... Levin'e (1998, ss.64-65) (Apple ve Beane, 1995;Biesta, 2007;Crick, 1998;Edward, Giacomo ve Andrei, 2006;Farrell, 1998, Gerzon, 1997Lipset, 1959;Torney-Purta, Lehmann, Oswald ve Schulz, 2001). Benzer şekilde Türkiye'de de yapılan pek çok çalışma ve yasal düzenlemeler demokrasi eğitiminin gerekliliğini vurgulamaktadır (Büyükdüvenci, 1990;Büyükkaragöz, 1990;Demirbolat, 1997;Gülmez, 1994;Kepenekçi, 2003;Kıncal ve Işık, 2003;Kuş, 2012;MEB, 1973 (Doğanay, 2010;Dündar, 2012;Günel ve Pehlivan, 2015;Kuş ve Çetin, 2014;Oral, 2008;Şeker ve Topsakal, 2011) ve Sosyal Bilgiler (Çiftçi, 2013;Eker ve İncirci, 2016;Ersoy, 2014;Kıroğlu, 2013;Tonga, 2014) (Kuş, 2014). Bu yönüyle değerlendirildiğinde, incelenen çalışmalarda veli ve toplumun diğer unsurlarının çok fazla örneklem grubu olarak kullanılmaması, üzerinde düşünülmesi gereken bir konudur. ...
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... Bu noktada öğretmen adaylarının eğitim fakültelerine yeterli donanımla gelmemeleri de büyük bir sorundur. Öğretmen adaylarının pek çoğu kitap okumayı ve ders çalışmayı sevmeyerek üniversitelere yerleşiyorlar ve bu tutumlarına üniversitede de devam ediyorlar (Demir Atalay, 2009;Tonga, 2014). Öğretmenlik eğitimi, okumadan, araştırmadan ve ders çalışmadan hakkı ile yerine getirilebilecek bir eğitim ve meslek değildir. ...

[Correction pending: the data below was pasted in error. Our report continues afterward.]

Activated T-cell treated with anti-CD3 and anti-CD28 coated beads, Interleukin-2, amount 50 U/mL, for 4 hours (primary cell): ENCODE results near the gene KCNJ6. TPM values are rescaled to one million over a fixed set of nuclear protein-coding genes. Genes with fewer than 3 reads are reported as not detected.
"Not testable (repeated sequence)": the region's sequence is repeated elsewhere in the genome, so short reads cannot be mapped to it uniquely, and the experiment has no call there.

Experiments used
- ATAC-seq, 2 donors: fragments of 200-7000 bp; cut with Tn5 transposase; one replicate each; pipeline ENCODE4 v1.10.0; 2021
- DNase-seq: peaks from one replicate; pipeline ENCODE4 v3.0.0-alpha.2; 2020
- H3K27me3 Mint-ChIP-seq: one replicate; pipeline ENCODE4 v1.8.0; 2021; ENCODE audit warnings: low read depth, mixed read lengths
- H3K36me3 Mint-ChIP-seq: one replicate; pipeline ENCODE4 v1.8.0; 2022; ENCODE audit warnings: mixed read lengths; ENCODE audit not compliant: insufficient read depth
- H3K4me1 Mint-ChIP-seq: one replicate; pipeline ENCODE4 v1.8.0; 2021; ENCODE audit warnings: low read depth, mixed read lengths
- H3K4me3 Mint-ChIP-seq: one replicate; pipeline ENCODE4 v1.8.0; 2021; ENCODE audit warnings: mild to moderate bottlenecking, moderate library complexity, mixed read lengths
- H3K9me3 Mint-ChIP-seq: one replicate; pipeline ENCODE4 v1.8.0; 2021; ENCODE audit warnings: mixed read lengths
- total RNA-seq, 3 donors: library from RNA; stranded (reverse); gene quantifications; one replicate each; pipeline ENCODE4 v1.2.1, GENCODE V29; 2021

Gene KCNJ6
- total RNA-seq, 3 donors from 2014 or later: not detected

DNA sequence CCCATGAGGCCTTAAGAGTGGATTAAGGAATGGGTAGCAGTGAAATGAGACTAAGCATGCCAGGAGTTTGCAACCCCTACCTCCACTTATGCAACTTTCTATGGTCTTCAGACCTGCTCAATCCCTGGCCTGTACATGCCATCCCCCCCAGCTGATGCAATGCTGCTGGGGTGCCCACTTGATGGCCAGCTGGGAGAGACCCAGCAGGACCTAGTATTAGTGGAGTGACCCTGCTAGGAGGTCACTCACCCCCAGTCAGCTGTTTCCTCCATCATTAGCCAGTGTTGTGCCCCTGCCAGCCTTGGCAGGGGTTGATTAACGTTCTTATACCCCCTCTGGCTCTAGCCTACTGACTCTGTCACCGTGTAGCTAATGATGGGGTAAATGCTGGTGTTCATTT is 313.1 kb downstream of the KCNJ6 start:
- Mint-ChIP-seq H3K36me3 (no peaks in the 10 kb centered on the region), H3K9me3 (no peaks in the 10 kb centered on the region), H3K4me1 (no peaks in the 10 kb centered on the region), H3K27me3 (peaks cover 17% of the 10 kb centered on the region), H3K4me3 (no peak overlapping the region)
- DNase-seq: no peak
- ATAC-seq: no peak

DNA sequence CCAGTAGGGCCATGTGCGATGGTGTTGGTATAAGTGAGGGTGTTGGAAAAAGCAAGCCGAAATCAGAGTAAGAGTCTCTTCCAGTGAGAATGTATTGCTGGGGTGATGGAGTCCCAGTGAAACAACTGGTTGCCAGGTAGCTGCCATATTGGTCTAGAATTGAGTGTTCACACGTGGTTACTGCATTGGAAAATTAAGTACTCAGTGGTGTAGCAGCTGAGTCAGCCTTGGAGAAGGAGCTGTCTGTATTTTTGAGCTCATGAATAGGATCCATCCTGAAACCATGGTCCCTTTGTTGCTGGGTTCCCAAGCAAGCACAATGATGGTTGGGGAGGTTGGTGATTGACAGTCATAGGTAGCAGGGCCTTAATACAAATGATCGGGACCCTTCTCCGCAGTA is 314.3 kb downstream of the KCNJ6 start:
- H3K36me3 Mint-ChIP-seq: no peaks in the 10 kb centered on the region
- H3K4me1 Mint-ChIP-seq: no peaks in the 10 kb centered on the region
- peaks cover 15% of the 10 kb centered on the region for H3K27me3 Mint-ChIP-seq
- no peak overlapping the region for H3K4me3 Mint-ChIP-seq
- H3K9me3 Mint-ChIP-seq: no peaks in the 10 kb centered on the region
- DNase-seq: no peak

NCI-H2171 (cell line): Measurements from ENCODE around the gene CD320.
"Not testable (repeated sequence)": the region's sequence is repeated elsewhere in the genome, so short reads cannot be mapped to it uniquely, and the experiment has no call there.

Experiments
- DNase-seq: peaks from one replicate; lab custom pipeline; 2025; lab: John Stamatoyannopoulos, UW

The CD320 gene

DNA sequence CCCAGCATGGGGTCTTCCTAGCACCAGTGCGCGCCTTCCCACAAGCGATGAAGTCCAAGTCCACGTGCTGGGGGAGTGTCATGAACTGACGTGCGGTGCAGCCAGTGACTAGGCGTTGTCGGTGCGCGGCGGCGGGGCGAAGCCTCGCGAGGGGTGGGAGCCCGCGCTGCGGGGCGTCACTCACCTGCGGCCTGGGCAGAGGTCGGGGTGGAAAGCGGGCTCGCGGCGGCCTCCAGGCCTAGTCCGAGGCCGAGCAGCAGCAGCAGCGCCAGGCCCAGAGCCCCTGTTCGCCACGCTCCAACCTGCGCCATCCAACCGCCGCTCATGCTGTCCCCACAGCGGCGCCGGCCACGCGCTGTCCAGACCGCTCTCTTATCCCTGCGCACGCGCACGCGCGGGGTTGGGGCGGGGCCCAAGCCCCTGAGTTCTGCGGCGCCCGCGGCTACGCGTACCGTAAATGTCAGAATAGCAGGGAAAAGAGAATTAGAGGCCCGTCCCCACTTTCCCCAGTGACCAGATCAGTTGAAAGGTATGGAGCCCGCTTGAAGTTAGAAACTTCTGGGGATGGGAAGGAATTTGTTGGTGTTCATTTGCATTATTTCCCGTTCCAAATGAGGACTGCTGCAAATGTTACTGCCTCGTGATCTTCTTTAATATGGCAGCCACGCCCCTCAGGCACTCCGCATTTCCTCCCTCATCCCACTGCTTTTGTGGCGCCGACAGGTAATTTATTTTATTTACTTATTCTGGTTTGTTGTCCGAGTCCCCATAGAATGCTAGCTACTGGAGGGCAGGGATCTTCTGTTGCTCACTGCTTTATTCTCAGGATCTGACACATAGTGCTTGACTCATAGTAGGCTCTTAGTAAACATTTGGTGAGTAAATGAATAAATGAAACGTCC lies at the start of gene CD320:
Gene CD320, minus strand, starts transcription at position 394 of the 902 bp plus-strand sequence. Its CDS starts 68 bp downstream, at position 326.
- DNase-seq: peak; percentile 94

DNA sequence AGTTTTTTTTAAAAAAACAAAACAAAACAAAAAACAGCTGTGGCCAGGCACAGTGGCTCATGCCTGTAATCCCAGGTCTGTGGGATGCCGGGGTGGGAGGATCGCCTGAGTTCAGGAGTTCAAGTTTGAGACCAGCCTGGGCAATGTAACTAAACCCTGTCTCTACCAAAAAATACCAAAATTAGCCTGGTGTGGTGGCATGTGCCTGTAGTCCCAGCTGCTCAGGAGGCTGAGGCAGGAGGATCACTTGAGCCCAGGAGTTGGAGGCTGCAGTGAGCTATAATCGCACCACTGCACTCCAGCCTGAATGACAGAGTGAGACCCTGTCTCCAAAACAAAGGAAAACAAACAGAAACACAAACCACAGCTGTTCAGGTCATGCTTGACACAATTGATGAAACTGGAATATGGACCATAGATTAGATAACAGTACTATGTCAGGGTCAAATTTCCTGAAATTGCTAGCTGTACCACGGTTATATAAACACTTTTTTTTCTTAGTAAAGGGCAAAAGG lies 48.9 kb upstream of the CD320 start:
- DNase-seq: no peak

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The recent social studies curriculum of 2005 has revealed new working fields for academicians and trainers. In addition to this, it is observed that some of the problems encountered in social studies education are still unsolved although it has been 12 years since they were encountered. In this context, the aim of this study is to present an evaluation on problems encountered in social studies education today. Problems are presented under the following titles: Problem of teacher’s education, dimension of social studies curriculum, dimension of lifelong education for teacher and failure of sufficiently filling the content of the target of being a good person and a good citizen. As a consequence, it is very important to radically solve these problems for the achievement of social studies education, which would contribute to raising a greater number of citizens who dignify human values and increasing the social peace.
... Over the years, the democratic classrooms have been used for various purposes such as civic education, character education, group learning and moral development and so on (Tonga, 2014). However, little research exists on its use for the development of social skills among students (Spencer-Waterman, 2013). ...